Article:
Back in January of 2012, I saw a demonstration at the Consumer Electronics Show of an autostereoscopic android tablet, and I was impressed by what I saw. There had already been several glasses-free tablets on the market, but they suffered from color-fringing issues that I found to be unacceptable. This tablet, however, appeared to have a much higher quality display. It was called the WikiPad, and the American company exhibiting it explained that they would hopefully have it in stores in several months - but that they were waiting for their Chinese manufacturer to go into production on the final model. I began to anticipate the day when this prototype would be released as an actual product.
Now, I had already been disappointed the year before, when a Korean company announced a passive polarized tablet, but failed to deliver. So it came as no surprise when WikiPad missed their release date, and then announced that they had dropped their 3-D functionality in the final version. The story, as I heard it, was that the Chinese manufacturer, a company called Gadmei, was experiencing delays and quality issues.
I had heard of Gadmei - they had already made several 3-D tablets and digital photo frames which, unfortunately, had all suffered from the color-fringing issue. But if they could work out the production problems with this new tablet, it could be a winner. In November of 2012, the internet message groups started buzzing with the news that Gadmei was preparing to finally release the tablet - now called the E8-3D - and that it would be available in China by the end of the year. In December, reports started coming in of the first batch of tablets being available through a wholesale importer. I was intrigued, but the initial reviews reported some quality control issues with the barrier-screen, and some difficulties navigating the Chinese language menus.
January 2013 brought another CES, and this time Gadmei was actually there demonstrating the tablet themselves. Their display model looked great, so once again I got excited about it. I was aware that Gadmei’s products were sometimes re-branded and released in the USA by multiple distributors, so I decided wait to buy one until it was available locally.
I didn’t have to wait too long. As expected, this past spring several companies announced that they were releasing glasses-free 3-D tablets. A little research showed that while they were each branded differently, the Neo3DO, 3Dinlife, Aiptek, Nav3D, and 3D Window tablets were all the same Gadmei E8-3D. The only differences, as far as I could tell, were the pre-installed software, and the price (the lowest priced was over $100 cheaper than the most expensive one).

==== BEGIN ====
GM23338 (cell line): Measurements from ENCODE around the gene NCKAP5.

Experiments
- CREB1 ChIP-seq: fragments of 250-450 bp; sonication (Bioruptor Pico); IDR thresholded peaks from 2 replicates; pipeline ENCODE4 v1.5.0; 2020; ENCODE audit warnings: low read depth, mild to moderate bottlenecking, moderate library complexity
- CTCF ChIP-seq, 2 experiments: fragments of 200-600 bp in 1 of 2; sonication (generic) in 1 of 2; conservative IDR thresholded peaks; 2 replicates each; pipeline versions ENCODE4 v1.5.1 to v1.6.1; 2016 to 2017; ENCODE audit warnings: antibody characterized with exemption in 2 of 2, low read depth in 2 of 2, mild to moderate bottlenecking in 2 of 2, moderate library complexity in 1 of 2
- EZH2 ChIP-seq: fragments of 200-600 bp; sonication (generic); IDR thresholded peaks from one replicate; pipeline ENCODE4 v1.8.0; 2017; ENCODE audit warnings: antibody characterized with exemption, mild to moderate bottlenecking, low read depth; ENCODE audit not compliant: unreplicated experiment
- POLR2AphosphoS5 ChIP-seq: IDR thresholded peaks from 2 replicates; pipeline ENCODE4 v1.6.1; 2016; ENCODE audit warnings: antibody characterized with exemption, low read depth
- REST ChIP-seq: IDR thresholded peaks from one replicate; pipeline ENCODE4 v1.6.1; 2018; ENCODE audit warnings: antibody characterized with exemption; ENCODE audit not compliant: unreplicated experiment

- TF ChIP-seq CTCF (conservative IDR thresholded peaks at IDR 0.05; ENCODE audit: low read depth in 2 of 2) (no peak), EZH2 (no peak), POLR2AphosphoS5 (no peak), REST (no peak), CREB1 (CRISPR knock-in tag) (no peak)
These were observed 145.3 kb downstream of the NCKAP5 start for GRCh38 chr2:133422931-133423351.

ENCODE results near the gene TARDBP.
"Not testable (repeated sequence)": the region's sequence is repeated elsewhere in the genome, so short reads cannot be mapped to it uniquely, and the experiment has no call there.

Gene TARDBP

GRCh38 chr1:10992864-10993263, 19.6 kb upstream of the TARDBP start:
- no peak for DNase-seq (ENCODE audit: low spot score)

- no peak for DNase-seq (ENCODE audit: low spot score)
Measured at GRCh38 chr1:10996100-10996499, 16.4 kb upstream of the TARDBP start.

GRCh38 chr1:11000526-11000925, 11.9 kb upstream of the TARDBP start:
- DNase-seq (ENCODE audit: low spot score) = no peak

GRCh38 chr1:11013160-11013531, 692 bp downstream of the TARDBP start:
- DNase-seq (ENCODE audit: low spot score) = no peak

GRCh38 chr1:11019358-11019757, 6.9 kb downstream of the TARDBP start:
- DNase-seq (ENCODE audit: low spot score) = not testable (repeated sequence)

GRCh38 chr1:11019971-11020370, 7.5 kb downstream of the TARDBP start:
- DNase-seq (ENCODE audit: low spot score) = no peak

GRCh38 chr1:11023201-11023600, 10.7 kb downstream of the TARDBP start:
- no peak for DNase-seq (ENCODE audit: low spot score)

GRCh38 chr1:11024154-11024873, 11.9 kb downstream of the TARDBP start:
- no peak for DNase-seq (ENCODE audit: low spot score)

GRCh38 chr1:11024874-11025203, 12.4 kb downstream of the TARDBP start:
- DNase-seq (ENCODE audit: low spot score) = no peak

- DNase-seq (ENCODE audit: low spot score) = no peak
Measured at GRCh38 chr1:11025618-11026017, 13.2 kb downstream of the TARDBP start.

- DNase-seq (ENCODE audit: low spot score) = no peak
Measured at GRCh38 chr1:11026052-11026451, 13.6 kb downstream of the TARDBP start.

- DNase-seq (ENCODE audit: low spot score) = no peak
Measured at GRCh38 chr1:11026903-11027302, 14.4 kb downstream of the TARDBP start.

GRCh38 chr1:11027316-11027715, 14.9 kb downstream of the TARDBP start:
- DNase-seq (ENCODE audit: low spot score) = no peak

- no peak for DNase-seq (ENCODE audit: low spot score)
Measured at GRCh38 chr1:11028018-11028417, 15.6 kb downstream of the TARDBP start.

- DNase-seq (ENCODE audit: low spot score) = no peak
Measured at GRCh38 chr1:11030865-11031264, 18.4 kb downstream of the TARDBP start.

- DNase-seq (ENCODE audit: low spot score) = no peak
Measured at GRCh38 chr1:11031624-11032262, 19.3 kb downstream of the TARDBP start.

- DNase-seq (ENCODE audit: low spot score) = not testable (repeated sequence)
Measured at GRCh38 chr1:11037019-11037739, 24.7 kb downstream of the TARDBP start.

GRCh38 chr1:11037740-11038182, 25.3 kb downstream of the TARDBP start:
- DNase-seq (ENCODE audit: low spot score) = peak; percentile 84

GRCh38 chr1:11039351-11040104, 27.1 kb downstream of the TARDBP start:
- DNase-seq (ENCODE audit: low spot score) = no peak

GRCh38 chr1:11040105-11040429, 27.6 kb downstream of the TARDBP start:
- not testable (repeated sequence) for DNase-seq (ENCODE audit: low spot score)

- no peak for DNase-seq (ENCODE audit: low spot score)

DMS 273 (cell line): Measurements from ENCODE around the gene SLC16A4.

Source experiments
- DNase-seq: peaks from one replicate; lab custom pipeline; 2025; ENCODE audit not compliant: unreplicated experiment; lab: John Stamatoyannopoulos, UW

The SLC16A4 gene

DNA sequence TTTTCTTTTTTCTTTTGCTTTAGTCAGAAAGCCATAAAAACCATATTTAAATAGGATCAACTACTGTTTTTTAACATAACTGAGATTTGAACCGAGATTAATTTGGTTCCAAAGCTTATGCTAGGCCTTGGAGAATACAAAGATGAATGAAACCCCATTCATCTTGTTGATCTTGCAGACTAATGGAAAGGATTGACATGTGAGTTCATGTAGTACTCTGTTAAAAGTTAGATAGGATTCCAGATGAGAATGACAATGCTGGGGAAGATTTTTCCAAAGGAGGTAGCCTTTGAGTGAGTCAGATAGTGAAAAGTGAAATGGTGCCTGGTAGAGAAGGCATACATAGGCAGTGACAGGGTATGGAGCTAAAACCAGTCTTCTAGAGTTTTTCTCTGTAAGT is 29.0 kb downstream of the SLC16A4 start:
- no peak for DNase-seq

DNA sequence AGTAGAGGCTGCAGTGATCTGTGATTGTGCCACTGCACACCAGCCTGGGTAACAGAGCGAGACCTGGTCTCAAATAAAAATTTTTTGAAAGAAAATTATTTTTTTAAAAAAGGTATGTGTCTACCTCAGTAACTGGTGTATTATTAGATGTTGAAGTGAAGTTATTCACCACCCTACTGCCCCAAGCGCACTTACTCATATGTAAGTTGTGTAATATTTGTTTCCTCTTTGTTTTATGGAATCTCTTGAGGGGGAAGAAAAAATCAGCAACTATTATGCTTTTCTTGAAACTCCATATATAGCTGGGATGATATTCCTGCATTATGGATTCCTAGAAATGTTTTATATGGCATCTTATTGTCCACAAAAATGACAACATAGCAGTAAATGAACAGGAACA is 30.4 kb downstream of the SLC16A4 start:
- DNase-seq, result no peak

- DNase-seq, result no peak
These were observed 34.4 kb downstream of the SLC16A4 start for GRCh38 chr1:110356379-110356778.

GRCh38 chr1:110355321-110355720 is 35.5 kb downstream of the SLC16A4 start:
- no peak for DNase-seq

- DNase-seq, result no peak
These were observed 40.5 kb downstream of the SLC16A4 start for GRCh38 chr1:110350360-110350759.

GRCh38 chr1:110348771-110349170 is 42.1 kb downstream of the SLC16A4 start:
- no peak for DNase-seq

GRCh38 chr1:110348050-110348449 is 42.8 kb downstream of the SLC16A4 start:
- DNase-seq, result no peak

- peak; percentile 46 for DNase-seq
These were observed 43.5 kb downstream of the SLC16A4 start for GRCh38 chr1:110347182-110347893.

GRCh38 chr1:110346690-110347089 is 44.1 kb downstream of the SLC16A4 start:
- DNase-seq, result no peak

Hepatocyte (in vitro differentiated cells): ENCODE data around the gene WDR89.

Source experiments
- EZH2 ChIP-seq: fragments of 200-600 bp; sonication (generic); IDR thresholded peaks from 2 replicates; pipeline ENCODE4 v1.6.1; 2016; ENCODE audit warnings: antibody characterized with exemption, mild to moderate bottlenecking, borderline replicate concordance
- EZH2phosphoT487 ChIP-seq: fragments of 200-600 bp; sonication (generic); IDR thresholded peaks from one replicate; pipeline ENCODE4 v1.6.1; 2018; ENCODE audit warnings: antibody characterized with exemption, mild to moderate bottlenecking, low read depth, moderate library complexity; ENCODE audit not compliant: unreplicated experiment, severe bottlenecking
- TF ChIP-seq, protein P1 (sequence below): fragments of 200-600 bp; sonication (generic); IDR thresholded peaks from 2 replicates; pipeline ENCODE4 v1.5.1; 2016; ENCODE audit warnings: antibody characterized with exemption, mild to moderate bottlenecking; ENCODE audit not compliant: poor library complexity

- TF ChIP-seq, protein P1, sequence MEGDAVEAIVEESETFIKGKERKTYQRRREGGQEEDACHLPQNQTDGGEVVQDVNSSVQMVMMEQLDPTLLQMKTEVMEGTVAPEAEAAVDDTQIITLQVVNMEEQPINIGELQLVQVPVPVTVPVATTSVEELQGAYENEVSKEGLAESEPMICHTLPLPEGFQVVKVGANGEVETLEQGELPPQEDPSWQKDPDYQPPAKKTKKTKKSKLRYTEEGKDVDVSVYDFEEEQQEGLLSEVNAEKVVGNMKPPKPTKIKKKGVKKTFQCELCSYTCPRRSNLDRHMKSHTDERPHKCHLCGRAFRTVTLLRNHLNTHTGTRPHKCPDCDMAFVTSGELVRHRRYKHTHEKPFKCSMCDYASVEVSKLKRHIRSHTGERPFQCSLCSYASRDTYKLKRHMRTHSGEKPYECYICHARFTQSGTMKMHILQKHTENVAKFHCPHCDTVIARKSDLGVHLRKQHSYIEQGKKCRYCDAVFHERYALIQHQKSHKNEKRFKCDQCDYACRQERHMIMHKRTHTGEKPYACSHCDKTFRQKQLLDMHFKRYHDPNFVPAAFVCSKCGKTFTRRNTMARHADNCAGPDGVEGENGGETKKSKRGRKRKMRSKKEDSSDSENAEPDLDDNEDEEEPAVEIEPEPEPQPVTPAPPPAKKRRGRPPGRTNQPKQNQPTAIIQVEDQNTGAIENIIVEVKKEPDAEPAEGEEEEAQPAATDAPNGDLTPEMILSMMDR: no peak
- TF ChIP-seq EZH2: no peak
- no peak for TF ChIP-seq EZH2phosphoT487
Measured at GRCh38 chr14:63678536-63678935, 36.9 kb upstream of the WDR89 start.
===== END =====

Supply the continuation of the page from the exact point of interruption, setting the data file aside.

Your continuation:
I ended up buying the “3D Window” from the 3DTV Corp. eBay store, and had the tablet in hand two days later (it shipped from Henderson, NV). It came with an AC battery charger, USB cable, USB adapter, and an HDMI video cable. I also picked up a tablet cover at my local Best Buy - the 7” Rocketfish brand cover fit perfectly. The tablet came with pre-installed 3DPlayer software from Viren, which allows viewing of streaming video from the internet, including Youtube 3-D, and playback of both 3-D video and still photos from the internal micro-SD card and from USB connected devices. I also purchased and installed Masuji Suto’s android app, 3DSteroid Pro, which brings the photo alignment tools of his Stereo Photo Maker program to the android platform.
After two months of using the tablet, I am quite pleased with it. It’s a very capable android tablet, 3-D aside, and 3-D videos and photos look great on it’s 7” HD screen. Also, by using the USB adapter cable, I found that I am able to connect a FujiFilm W3 or a Panasonic 3D1, and instantly look at photos directly from the camera. This is especially great for the Panasonic, which doesn’t have a 3-D display of it’s own! The one caveat I have for potential owners - dropping the tablet can knock the barrier out of alignment (learned the hard way).
A number of other LA 3-D Club members have also purchased this tablet. A Yahoo discussion group has been started, and a “3-D tablet Forum” has already held it’s first group meeting to discuss tips and tricks, compare notes, and help each other to get the most out of their devices. I would encourage anyone who gets one of these tablets to share their experiences with the club.